[2] A "swap dealer" is defined, with certain exceptions, as any person who (i) holds itself out as a dealer in swaps; (ii) makes a market in swaps; (iii) regularly enters into swaps with counterparties as an ordinary course of business for its own account; or (iv) engages in any activity causing the person to be commonly known in the trade as a dealer or market maker in swaps.  To qualify as a swap dealer, a person must enter into swaps for such person's own account, either individually or in a fiduciary capacity, as part of a regular business.  A person may be designated as a swap dealer for one or more types or classes of swaps but not others.  This term is to be further defined by the regulators.

[3] A "major swap participant" is defined as any person who is not a swap dealer and (i) maintains a "substantial position" in swaps for any of the major swap categories (excluding positions held for hedging or mitigating commercial risk and positions maintained by any employee benefit plan (or any contract held by such a plan) for the primary purpose of hedging or mitigating any risk directly associated with the operation of the plan), (ii) whose outstanding swaps create "substantial counterparty exposure" that could have serious adverse effects on the financial stability of the U.S. banking system or financial markets or (iii) is a financial entity that is highly leveraged relative to the amount of capital it holds and that is not subject to capital requirements established by an appropriate federal banking agency and maintains a substantial position in outstanding swaps in any major swap category.  In drafting this definition, the Act instructs the Commodity Futures Trading Commission (CFTC) to consider a person's relative position in uncleared, as opposed to cleared, swaps and provides that the CFTC may take into account the value and quality of collateral held against counterparty exposures.  A person may be designated as a major swap participant for one or more categories of swaps without being classified as a major swap participant for all classes of swaps.  The ultimate scope of the definition of major swap participant will be largely determined by the CFTC definition of "substantial position", which is to be set at the threshold that the CFTC determines to be prudent for the effective monitoring, management, and oversight of entities that are systemically important or can significantly impact the financial system of the U.S.  This term is to be further defined by the regulators.

[4] Perhaps the most notable case in the U.S. involves Jefferson County, Alabama.  Several years ago, Jefferson County refinanced its fixed rate debt to variable rate debt and entered into interest rate swaps, which it later alleged exceeded the notional amount of bonds being hedged and may have been awarded in a less-than-competitive manner.  Its interest rate swap positions helped push the county to the brink of bankruptcy.  In another Alabama case filed in October 2008, the Alabama Public School and College Authority sought to void a swaption (or an option to enter an interest rate swap) that it sold to a bank in 2002.  Disputes have also arisen in connection with derivatives entered into by local governmental entities in Europe.  For example, in April 2009, Italian financial police seized approximately €476 million of assets of four large banks in connection with a probe relating to a derivative transaction entered into by the city of Milan.  The seizure was ordered by a judge in connection with an investigation of whether the banks fraudulently made over €100 million in "illicit profits" under that transaction.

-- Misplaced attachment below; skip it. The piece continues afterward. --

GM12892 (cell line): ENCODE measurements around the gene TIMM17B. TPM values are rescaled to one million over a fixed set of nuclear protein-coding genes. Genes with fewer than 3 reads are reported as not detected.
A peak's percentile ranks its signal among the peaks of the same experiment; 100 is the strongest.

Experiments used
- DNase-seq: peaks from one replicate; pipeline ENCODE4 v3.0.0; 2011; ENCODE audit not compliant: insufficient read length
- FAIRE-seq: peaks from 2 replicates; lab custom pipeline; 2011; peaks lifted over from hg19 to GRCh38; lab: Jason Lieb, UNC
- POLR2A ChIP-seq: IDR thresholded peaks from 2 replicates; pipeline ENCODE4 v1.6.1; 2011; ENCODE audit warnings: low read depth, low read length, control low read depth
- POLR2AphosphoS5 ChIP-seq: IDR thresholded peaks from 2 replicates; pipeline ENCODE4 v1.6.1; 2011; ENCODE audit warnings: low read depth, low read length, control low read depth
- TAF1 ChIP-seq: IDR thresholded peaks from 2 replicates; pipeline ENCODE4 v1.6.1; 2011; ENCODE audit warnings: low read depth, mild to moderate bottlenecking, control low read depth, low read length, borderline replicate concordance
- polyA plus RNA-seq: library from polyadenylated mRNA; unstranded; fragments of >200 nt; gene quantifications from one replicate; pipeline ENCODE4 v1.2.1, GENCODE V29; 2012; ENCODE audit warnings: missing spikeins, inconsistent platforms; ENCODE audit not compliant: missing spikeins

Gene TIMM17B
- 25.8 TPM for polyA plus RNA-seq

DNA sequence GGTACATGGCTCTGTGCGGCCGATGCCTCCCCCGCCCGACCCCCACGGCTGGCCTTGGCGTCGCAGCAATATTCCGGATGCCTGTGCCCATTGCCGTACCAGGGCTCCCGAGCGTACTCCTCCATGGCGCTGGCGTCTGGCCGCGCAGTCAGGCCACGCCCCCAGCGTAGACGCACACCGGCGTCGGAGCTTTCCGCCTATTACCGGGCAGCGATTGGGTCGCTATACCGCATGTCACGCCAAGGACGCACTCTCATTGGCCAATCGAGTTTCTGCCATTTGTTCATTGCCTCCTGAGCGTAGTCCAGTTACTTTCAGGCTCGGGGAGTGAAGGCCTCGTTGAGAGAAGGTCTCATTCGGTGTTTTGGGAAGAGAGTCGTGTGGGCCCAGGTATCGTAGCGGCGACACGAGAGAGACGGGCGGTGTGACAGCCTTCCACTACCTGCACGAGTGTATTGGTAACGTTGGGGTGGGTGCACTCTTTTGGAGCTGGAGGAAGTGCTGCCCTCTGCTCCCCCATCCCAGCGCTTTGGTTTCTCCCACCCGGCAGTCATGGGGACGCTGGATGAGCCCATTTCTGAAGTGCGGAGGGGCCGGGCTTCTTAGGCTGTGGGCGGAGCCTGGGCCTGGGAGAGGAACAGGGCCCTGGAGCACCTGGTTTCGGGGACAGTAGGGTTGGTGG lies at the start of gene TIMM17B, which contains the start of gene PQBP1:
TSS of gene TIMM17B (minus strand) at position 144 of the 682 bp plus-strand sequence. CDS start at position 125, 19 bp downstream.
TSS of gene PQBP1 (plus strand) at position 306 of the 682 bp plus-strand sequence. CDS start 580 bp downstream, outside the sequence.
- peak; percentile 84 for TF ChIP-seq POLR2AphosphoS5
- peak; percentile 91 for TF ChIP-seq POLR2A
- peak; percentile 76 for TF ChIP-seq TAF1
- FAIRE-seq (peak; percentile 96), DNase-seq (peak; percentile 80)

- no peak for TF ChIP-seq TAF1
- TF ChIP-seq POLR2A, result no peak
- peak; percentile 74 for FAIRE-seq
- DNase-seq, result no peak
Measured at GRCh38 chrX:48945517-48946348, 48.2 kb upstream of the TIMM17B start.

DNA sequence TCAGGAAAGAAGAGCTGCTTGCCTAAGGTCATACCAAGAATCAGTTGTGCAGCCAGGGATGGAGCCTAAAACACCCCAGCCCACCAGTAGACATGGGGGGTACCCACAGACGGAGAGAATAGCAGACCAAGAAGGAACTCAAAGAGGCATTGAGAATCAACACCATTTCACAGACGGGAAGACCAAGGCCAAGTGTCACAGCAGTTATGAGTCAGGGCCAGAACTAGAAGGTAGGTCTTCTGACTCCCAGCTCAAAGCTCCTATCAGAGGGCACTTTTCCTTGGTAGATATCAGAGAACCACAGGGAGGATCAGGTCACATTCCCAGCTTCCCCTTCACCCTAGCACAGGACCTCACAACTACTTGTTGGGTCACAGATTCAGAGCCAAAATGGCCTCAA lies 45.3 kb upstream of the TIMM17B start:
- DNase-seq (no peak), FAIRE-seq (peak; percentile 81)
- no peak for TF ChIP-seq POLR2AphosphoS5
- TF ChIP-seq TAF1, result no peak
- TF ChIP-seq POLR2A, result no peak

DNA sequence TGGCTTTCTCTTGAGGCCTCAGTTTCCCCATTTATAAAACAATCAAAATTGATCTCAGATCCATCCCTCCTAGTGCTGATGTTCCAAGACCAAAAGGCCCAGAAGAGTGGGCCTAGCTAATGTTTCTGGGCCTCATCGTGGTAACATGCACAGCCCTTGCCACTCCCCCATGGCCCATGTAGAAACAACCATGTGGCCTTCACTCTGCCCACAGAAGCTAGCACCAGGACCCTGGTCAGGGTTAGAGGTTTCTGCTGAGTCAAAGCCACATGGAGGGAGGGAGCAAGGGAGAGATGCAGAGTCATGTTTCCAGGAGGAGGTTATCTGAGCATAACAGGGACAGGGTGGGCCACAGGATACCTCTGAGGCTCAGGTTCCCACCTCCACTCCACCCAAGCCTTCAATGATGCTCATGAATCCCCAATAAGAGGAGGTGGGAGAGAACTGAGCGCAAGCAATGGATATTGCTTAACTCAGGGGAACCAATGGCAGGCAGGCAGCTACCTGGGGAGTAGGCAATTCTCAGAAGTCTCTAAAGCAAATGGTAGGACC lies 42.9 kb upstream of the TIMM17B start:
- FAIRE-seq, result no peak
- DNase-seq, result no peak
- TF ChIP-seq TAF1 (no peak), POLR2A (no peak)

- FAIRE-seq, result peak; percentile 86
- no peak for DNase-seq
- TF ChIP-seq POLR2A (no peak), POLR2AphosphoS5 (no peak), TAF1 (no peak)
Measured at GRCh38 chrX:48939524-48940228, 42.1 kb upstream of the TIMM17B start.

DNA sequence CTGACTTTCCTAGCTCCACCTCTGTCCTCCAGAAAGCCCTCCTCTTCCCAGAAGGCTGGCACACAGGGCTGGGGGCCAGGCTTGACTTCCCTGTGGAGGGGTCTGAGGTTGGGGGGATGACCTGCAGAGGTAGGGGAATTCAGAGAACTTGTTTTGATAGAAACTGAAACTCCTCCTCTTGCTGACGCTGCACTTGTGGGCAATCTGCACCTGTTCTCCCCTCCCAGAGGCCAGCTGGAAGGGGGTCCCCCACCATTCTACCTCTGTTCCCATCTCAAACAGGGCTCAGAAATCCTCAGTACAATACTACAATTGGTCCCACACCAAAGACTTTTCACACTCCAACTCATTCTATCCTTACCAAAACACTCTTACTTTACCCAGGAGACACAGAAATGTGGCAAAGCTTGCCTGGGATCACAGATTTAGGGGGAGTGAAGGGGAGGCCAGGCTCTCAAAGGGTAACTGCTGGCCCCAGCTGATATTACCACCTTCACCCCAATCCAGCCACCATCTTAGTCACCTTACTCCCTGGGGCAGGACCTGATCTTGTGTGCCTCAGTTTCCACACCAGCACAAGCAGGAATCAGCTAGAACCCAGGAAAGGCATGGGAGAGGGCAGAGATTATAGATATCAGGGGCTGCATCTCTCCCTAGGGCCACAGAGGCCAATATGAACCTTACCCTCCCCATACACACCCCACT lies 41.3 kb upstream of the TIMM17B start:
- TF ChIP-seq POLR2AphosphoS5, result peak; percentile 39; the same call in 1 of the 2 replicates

[5] For example, the Pennsylvania Senate Finance Committee considered a bill in May to ban school districts and local governmental entities from entering into interest rate swaps related to bond issuances in the wake of one school district's swap-related losses of more than $10 million (purportedly due to "excessive" fees and a termination payment).  Also, prompted by a rash of losses incurred (and negative values accrued) by many Italian municipalities during the credit crisis and against the backdrop of the investigation into the city of Milan's derivatives, the Italian Senate Finance Committee in March unanimously approved a proposal to restrict the use of derivatives by municipalities to towns having at least 100,000 residents (other than capitals of provinces), ban upfront payments and compel municipalities to obtain an opinion from the Economy Ministry before execution of any transaction.

[6] Virtually every derivative instrument commonly traded by governmental entities fits within this definition, which includes, inter alia, interest rate swaps, caps and floors, credit default swaps, total return swaps, weather swaps, energy swaps, equity swaps, equity index swaps, agricultural swaps, commodity swaps and any "agreement, contract, or transaction that is, or in the future becomes, commonly known to the trade as a swap."  Primary regulatory authority over swaps is granted to the CFTC.

[7] Note that, as their definitions suggest, it is highly unlikely that governmental entities would be subject to regulation under the Act as either swap dealers or major swap participants.

[8]  For purposes of simplicity, this Alert does not summarize or address issues relating to special entities that are employee benefit plans and governmental plans under ERISA.

[9] Note, however, that the CEA continues to permit governmental entities to enter into derivatives with financial institutions, brokers, dealers and other specified parties without regard to any discretionary investment threshold.  Also note that the discretionary investment threshold does not explicitly exclude bond proceed investments, as certain earlier drafts of derivatives regulation had proposed.